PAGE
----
We’ve spent much of the last five years debating the kind of Brexit we wanted. There were options that would have facilitated trade.
Some would have made the UK a rule taker, subject to laws over which it had no control, including freedom of movement.
Others, such as the deal negotiated by Theresa May, would have made things slightly easier when it came to trade and avoided any frictions between Great Britain and Northern Ireland.
But Boris Johnson eschewed all these alternatives. His view of Brexit, laid out almost a year ago by his chief negotiator David Frost, was clear: “We must have the ability to set laws that suit us….That isn’t a simple negotiating position… it is the point of the whole project.”
Alignment with EU rules, therefore, was out. So too was membership of a customs union as this would have prevented the UK from striking its own trade deals. The UK would indeed take back control.
Control, however, comes at a price. Customs declarations are the consequence of leaving a customs union. The need to comply with EU as well as UK rules follows from the decision to leave the single market.
The need for service providers — be they lawyers, or bankers, or architects, or Roger Daltrey — to secure visas is also a function of the desire for control.
The EU offered a pretty standard mobility deal under which visa-free travel for work was possible for limited periods. The UK Government rejected it, presumably because it smelled of free movement.
Clearly some of the disruptions that businesses face are merely “teething problems”. People will learn what forms they need to fill out, and what they need to fill them out with. Border infrastructure will be completed. Software systems might be improved upon. The Government might even offer assistance to help businesses adjust.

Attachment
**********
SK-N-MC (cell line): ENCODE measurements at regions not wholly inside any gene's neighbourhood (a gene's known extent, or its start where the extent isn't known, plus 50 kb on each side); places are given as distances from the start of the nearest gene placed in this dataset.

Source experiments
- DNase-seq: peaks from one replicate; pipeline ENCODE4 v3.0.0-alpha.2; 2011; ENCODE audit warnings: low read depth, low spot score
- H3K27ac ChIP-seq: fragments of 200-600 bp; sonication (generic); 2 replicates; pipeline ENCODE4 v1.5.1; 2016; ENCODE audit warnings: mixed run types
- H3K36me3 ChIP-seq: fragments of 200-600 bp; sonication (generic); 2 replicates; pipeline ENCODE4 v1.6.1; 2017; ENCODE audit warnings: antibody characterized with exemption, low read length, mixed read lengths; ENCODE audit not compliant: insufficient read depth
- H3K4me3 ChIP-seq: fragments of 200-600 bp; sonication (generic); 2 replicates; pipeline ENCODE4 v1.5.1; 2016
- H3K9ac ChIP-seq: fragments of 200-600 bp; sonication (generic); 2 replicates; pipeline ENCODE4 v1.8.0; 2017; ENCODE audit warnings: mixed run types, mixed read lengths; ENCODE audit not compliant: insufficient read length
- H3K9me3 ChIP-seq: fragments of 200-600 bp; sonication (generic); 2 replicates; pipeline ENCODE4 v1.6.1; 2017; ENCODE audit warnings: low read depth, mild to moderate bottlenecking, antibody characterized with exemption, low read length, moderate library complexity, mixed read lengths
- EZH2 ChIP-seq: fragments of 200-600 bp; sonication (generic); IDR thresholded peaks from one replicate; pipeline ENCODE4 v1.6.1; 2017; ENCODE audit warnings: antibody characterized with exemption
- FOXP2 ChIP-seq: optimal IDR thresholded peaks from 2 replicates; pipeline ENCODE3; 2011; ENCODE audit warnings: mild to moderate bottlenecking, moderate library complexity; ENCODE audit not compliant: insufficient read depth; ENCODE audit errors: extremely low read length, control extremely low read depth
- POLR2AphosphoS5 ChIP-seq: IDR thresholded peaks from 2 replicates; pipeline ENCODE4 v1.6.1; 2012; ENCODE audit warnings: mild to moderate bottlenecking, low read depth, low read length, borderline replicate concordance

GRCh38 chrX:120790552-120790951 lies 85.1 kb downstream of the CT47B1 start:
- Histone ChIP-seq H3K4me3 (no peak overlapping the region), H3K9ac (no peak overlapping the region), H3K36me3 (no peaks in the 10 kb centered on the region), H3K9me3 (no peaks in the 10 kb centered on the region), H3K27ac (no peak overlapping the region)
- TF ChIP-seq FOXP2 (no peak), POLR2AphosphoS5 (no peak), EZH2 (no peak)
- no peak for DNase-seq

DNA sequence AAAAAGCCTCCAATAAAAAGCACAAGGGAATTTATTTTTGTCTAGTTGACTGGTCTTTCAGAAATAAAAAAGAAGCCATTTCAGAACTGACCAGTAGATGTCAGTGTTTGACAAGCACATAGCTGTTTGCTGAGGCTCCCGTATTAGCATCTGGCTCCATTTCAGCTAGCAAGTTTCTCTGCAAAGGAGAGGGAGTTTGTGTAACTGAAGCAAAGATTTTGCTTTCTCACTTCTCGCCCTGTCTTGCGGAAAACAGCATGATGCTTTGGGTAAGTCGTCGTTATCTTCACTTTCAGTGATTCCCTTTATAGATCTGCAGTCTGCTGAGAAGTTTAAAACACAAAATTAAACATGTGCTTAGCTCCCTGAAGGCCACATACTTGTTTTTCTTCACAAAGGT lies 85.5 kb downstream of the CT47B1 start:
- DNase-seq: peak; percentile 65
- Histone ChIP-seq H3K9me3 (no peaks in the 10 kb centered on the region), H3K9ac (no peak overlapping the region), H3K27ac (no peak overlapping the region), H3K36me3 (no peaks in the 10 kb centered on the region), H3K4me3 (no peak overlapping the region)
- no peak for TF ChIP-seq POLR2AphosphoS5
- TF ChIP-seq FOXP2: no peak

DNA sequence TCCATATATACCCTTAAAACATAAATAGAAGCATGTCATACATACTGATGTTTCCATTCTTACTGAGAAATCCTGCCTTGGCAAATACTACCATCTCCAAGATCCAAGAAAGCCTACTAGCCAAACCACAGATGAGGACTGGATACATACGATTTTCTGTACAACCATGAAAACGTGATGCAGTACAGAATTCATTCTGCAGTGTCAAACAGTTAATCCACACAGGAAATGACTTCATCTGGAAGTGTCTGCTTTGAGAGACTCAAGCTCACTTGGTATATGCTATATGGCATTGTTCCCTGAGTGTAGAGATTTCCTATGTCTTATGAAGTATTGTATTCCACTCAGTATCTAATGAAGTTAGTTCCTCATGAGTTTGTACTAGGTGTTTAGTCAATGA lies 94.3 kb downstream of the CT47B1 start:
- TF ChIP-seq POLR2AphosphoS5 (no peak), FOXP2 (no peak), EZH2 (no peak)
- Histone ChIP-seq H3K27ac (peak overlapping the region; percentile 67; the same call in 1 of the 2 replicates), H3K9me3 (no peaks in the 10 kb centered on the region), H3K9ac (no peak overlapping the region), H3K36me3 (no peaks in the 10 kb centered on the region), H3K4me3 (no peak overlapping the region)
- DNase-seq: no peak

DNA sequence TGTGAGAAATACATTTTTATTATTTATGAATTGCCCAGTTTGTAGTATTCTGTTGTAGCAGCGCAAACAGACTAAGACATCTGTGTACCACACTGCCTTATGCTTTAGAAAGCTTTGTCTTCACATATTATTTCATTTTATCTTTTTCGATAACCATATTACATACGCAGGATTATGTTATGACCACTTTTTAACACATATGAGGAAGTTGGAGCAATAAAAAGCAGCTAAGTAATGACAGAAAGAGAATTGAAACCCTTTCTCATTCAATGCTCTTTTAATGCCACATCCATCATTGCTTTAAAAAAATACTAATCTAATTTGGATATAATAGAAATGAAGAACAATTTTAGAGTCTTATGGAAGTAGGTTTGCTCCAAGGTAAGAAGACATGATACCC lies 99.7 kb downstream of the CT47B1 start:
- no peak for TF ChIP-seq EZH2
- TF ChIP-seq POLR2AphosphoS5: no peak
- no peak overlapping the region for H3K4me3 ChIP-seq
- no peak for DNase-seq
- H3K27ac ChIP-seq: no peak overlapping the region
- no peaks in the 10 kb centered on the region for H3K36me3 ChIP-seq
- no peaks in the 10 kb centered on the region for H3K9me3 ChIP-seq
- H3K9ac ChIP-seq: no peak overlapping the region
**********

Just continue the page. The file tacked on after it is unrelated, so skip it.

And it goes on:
But the majority of the impediments are not temporary. Rather, they are the inevitable consequence of our decision to leave the EU in the way we did.
And things are likely to get worse rather than better. The Government has not yet introduced the full panoply of border checks, preferring to give businesses time to adjust before it does so.
When it comes to GB-Northern Ireland trade, a series of grace periods have spared firms from much of the disruption that the workings of the Northern Ireland protocol will eventually impose upon on them.
Then there is the pandemic. With most people at home, volumes of both trade and travel between the UK and the EU are significantly lower than normal. Those lawyers, bankers, architects and musicians, after all, have not been able to ply their trade in person.
It is only once things start to return to something approaching normal that we will know for certain what the true scale of the disruption may be.
In aggregate terms, the implications of Brexit can be gleaned from the economic forecasts. Our work with the LSE put the negative impact on income per capita over a 10-year period as around six per cent.
And much of this is attributable to what we assume will be a significant decrease in trade because of the increased cost of doing business.
Despite all this, it is not surprising that many businesses were taken aback by the implications of Brexit. After all, successive governments failed to explain the trade-offs it involved between autonomy and trade. Theresa May failed to acknowledge them.
Boris Johnson, for his part, simply denies them. He insists he wants to avoid the border between Great Britain and Northern Ireland that the protocol implies. And he assured us that the trade deal he signed with the EU involved no new non-tariff barriers.
And so, businesses were left to find out the hard way. One can only feel for them, not least as they only had days to adjust to the new terms of trade introduced by the UK-EU trade and co-operation agreement.
It may be of course that the Government will use its new-found regulatory freedom to try to help them at home. But that will be scant comfort for those who want to trade like they once did. It didn’t have to be like this, but this may be as good as it gets.